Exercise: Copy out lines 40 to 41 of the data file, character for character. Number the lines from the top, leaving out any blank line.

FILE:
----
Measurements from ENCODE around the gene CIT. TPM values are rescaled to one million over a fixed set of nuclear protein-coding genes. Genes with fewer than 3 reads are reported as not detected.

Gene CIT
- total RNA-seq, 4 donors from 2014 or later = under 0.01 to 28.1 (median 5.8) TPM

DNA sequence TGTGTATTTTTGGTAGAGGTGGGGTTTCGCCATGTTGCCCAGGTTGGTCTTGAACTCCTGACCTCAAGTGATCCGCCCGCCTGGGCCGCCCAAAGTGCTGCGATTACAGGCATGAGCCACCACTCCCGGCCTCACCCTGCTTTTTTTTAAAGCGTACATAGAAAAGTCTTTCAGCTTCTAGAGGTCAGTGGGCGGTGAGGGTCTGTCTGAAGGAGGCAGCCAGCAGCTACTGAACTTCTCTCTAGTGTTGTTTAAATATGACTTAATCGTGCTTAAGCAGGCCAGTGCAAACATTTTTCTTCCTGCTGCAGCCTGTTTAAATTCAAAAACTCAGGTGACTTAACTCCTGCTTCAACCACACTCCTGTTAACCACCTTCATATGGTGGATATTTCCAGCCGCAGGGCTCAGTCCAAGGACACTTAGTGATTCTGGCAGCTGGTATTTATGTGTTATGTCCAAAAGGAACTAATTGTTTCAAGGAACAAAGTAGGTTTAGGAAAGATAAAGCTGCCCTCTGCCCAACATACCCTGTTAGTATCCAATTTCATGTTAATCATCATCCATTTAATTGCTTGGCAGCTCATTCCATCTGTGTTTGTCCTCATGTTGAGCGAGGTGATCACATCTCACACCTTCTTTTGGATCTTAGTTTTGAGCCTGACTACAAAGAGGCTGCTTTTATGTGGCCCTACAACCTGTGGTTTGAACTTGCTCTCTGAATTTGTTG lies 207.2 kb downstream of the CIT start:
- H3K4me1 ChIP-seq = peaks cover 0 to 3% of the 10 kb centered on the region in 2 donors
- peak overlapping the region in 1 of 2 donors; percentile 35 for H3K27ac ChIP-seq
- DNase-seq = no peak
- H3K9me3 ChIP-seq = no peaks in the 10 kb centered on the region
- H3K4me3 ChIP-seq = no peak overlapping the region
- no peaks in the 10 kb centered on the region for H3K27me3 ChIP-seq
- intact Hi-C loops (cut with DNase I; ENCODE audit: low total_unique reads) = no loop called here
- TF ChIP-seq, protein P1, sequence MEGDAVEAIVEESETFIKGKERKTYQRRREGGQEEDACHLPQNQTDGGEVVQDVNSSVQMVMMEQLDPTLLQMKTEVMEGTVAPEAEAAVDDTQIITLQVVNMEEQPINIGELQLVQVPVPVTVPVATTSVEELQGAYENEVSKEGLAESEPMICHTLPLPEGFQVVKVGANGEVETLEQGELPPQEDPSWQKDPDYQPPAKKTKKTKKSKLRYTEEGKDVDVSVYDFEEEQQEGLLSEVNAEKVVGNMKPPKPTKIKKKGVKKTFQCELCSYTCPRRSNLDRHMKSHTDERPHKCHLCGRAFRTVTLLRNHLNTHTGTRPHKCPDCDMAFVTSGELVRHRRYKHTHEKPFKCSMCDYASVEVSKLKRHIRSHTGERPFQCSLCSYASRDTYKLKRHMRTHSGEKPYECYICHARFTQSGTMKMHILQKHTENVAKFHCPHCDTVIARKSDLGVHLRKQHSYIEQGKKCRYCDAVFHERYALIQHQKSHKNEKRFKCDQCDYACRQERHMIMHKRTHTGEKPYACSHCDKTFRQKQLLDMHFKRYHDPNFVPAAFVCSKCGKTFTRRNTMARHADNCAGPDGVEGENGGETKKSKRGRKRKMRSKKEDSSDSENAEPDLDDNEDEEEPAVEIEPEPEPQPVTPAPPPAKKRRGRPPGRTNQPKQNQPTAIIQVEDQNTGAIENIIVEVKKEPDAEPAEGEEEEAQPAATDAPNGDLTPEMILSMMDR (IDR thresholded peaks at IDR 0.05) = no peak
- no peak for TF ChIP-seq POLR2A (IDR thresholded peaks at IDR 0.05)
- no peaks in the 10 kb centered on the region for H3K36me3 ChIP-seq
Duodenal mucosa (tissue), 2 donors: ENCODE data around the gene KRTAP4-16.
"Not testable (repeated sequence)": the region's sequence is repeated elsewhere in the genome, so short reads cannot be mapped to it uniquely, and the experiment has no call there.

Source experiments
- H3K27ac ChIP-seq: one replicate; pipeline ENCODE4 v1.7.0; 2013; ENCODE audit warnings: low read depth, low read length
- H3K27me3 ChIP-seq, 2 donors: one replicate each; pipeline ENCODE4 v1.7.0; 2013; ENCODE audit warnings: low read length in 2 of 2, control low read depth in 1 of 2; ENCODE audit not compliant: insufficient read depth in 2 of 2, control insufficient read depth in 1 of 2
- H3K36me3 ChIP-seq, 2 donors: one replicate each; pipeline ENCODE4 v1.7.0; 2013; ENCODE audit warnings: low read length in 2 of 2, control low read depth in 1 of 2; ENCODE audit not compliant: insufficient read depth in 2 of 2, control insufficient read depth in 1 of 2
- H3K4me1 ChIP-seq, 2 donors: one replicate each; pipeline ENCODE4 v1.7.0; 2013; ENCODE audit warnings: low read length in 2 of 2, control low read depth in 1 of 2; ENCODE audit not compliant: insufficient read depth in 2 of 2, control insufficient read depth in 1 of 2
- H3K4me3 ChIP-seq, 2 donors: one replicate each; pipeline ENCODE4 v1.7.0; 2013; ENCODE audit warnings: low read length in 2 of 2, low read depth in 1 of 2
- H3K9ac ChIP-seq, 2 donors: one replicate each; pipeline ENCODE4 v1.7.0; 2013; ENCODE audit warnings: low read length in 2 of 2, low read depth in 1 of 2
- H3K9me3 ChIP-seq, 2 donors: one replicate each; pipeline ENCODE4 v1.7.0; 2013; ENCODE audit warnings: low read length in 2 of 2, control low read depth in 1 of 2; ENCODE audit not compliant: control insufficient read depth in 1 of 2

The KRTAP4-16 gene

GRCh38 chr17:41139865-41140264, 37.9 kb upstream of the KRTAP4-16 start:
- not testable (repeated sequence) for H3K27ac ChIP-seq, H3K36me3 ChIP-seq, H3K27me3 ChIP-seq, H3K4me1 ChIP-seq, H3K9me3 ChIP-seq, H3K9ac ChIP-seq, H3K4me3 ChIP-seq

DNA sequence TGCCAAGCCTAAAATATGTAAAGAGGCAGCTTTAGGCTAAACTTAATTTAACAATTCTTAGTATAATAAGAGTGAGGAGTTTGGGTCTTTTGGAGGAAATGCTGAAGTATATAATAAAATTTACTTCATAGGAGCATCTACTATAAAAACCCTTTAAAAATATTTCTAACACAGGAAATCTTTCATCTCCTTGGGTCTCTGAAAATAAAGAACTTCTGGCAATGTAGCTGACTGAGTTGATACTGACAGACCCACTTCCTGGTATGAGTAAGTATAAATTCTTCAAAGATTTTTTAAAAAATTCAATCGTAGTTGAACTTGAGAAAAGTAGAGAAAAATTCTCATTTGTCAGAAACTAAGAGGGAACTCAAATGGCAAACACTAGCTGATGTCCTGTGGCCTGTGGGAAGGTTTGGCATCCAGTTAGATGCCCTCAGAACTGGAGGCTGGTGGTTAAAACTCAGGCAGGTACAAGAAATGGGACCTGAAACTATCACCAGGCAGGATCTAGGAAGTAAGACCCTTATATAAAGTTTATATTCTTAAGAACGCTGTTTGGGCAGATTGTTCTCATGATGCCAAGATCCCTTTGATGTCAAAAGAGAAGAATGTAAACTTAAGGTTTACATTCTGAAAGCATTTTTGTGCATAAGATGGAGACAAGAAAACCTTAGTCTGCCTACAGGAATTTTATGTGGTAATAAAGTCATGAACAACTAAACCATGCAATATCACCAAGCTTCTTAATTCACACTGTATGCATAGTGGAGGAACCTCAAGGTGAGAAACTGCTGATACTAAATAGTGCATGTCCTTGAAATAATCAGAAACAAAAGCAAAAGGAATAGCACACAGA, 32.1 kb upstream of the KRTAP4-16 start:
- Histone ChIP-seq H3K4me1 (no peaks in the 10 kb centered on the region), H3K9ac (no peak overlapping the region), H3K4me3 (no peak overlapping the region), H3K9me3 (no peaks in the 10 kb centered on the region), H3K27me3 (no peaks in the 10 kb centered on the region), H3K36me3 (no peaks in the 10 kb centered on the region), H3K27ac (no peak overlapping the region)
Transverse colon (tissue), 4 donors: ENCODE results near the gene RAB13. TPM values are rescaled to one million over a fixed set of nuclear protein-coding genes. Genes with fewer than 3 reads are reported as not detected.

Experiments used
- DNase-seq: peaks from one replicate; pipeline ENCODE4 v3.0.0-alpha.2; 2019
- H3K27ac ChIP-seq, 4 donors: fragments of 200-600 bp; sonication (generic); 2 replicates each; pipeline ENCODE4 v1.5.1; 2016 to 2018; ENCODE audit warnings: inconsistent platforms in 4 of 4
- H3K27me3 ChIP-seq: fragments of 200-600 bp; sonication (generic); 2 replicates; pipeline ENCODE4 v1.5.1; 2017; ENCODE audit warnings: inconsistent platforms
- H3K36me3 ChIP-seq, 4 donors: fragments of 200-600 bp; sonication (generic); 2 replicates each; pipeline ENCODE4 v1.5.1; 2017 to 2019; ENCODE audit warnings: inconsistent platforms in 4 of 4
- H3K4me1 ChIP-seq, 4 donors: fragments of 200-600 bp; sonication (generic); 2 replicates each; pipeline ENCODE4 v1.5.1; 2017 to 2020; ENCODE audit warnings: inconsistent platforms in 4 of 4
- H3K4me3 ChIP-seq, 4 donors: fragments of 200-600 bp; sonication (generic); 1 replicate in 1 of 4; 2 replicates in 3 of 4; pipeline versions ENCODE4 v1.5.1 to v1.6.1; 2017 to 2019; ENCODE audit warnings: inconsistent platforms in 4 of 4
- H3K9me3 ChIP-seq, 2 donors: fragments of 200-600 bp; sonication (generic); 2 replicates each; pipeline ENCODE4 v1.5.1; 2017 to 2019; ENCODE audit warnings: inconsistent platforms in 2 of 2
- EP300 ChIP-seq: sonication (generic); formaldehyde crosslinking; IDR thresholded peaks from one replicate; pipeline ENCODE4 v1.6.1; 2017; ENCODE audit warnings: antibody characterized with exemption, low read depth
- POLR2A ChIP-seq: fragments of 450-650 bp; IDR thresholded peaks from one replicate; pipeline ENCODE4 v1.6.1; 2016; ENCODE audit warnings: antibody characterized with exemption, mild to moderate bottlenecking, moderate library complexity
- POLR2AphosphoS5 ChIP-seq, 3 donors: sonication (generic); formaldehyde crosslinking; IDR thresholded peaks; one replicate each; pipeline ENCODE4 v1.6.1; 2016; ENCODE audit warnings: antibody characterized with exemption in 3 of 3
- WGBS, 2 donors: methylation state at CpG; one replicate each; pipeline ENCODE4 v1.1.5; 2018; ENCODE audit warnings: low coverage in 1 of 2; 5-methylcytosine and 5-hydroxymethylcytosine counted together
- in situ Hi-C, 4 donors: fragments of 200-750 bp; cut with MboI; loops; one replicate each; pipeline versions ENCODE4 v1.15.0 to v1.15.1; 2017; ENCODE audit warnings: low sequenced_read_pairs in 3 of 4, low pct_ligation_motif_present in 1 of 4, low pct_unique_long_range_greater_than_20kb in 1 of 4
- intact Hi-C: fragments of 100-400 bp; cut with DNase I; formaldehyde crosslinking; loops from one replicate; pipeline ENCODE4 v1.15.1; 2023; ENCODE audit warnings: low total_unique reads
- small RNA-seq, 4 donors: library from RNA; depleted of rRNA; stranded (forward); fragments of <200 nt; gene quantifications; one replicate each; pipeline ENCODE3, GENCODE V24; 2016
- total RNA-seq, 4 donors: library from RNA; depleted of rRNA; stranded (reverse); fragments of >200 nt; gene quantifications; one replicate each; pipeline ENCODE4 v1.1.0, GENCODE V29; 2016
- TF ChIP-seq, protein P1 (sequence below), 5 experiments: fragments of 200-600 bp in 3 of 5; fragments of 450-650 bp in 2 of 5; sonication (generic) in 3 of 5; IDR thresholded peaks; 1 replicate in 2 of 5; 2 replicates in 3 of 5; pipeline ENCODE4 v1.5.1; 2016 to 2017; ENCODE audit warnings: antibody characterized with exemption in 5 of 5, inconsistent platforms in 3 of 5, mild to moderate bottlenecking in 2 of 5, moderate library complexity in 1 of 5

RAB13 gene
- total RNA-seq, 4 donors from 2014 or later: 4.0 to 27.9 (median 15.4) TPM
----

- POLR2A ChIP-seq: fragments of 450-650 bp; IDR thresholded peaks from one replicate; pipeline ENCODE4 v1.6.1; 2016; ENCODE audit warnings: antibody characterized with exemption, mild to moderate bottlenecking, moderate library complexity
- POLR2AphosphoS5 ChIP-seq, 3 donors: sonication (generic); formaldehyde crosslinking; IDR thresholded peaks; one replicate each; pipeline ENCODE4 v1.6.1; 2016; ENCODE audit warnings: antibody characterized with exemption in 3 of 3